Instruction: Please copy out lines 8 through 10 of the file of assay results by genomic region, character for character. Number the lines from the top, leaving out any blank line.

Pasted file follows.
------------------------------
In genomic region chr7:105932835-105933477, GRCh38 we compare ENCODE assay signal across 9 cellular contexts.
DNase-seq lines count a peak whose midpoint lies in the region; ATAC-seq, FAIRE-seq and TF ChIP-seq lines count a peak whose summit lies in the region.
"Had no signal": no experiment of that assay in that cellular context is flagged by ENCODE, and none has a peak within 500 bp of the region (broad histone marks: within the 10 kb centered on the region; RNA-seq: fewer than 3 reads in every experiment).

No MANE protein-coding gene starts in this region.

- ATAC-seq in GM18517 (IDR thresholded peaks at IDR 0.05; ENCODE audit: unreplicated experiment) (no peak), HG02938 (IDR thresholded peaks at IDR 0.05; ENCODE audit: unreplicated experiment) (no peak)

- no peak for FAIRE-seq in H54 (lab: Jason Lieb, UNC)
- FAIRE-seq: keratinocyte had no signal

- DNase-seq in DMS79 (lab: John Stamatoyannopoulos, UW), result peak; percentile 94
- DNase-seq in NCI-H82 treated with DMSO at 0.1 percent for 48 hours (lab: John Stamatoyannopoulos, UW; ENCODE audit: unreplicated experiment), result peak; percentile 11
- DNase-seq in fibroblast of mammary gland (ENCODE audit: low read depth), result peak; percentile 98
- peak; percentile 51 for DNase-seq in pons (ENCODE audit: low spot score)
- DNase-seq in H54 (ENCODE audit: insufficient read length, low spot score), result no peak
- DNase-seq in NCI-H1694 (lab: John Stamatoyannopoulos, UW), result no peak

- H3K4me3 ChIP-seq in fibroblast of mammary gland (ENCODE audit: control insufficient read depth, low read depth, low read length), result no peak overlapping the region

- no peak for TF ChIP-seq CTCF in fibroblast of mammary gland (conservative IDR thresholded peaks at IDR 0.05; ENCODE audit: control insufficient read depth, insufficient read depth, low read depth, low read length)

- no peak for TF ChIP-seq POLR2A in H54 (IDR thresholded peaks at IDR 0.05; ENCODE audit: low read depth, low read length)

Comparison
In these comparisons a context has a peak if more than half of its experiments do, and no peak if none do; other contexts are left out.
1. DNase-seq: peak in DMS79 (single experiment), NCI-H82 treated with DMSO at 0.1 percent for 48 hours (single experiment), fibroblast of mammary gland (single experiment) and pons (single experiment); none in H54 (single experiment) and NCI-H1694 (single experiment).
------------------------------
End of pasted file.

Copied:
- DNase-seq in DMS79 (lab: John Stamatoyannopoulos, UW), result peak; percentile 94
- DNase-seq in NCI-H82 treated with DMSO at 0.1 percent for 48 hours (lab: John Stamatoyannopoulos, UW; ENCODE audit: unreplicated experiment), result peak; percentile 11
- DNase-seq in fibroblast of mammary gland (ENCODE audit: low read depth), result peak; percentile 98